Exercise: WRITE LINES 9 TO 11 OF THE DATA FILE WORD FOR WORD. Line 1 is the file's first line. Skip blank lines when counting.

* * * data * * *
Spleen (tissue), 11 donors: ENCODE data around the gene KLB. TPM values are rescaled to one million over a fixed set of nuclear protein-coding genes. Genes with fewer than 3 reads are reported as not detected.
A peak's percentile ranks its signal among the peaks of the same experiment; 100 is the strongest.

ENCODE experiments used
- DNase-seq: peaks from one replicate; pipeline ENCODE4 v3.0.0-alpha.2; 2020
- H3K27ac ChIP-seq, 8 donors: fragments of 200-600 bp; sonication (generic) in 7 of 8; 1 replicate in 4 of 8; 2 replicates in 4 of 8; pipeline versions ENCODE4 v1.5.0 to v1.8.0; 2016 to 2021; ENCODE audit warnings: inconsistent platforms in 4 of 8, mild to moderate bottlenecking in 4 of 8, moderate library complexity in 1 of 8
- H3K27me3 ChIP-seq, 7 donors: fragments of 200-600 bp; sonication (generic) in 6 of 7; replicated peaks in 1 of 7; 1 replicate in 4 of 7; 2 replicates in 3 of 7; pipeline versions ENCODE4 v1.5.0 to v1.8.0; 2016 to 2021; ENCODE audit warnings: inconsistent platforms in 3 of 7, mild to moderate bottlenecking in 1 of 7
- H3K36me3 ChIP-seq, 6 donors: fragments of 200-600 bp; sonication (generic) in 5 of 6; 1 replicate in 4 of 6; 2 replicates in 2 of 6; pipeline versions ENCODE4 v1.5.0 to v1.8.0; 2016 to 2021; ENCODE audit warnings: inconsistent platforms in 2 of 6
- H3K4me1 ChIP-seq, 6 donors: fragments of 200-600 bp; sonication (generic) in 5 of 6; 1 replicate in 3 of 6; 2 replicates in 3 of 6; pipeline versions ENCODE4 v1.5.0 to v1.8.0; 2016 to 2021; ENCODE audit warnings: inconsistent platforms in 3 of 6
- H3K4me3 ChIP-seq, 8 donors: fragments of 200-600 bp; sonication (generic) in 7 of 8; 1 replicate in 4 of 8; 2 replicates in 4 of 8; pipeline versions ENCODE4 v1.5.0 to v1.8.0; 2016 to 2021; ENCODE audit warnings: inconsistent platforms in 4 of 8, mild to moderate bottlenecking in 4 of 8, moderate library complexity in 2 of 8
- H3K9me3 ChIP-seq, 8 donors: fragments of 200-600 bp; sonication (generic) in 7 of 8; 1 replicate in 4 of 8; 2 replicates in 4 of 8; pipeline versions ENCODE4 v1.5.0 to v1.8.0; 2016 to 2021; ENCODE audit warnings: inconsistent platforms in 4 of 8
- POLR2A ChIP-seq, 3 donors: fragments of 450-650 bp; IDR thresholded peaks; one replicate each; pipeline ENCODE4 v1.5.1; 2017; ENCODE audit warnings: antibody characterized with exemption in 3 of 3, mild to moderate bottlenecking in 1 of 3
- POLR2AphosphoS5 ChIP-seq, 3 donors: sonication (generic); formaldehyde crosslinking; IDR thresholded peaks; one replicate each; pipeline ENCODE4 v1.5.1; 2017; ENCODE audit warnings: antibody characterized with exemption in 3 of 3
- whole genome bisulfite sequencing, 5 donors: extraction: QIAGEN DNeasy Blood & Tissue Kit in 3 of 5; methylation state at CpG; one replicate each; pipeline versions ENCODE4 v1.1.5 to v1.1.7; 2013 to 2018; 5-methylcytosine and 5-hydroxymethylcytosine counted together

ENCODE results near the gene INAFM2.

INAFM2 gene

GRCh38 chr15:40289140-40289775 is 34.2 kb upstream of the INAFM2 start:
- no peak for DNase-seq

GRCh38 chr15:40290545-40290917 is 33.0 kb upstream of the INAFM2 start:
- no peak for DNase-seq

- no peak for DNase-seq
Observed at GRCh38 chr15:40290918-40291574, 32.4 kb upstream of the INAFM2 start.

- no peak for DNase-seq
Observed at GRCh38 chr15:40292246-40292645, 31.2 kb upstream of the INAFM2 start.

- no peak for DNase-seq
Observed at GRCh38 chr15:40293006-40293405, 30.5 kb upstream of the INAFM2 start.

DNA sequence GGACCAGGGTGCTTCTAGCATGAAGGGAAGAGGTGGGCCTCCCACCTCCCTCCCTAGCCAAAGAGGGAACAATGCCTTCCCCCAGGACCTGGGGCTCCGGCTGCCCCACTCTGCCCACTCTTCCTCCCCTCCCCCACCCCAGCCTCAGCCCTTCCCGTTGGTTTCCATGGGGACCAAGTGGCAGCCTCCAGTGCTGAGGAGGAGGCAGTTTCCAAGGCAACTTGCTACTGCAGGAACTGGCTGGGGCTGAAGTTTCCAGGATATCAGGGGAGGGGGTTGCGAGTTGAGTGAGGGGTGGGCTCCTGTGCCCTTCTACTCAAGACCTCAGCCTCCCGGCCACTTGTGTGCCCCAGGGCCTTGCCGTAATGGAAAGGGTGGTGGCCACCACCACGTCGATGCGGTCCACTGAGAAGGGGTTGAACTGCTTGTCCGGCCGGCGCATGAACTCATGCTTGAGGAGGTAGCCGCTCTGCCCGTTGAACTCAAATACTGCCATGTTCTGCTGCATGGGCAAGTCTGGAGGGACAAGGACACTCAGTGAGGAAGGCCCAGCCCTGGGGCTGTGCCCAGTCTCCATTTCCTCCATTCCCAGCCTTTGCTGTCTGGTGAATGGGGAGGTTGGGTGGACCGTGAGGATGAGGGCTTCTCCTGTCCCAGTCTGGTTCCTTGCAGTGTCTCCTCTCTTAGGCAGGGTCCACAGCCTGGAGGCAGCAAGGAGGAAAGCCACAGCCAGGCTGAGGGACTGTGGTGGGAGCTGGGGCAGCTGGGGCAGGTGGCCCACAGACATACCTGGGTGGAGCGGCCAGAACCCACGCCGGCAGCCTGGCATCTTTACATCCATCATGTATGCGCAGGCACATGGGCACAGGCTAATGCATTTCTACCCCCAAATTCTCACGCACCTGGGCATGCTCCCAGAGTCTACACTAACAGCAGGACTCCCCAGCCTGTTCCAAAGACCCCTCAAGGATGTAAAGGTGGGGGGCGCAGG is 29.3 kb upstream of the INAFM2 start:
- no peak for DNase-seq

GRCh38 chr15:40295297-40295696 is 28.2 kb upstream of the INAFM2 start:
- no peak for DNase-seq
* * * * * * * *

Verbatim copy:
- H3K4me3 ChIP-seq, 8 donors: fragments of 200-600 bp; sonication (generic) in 7 of 8; 1 replicate in 4 of 8; 2 replicates in 4 of 8; pipeline versions ENCODE4 v1.5.0 to v1.8.0; 2016 to 2021; ENCODE audit warnings: inconsistent platforms in 4 of 8, mild to moderate bottlenecking in 4 of 8, moderate library complexity in 2 of 8
- H3K9me3 ChIP-seq, 8 donors: fragments of 200-600 bp; sonication (generic) in 7 of 8; 1 replicate in 4 of 8; 2 replicates in 4 of 8; pipeline versions ENCODE4 v1.5.0 to v1.8.0; 2016 to 2021; ENCODE audit warnings: inconsistent platforms in 4 of 8
- POLR2A ChIP-seq, 3 donors: fragments of 450-650 bp; IDR thresholded peaks; one replicate each; pipeline ENCODE4 v1.5.1; 2017; ENCODE audit warnings: antibody characterized with exemption in 3 of 3, mild to moderate bottlenecking in 1 of 3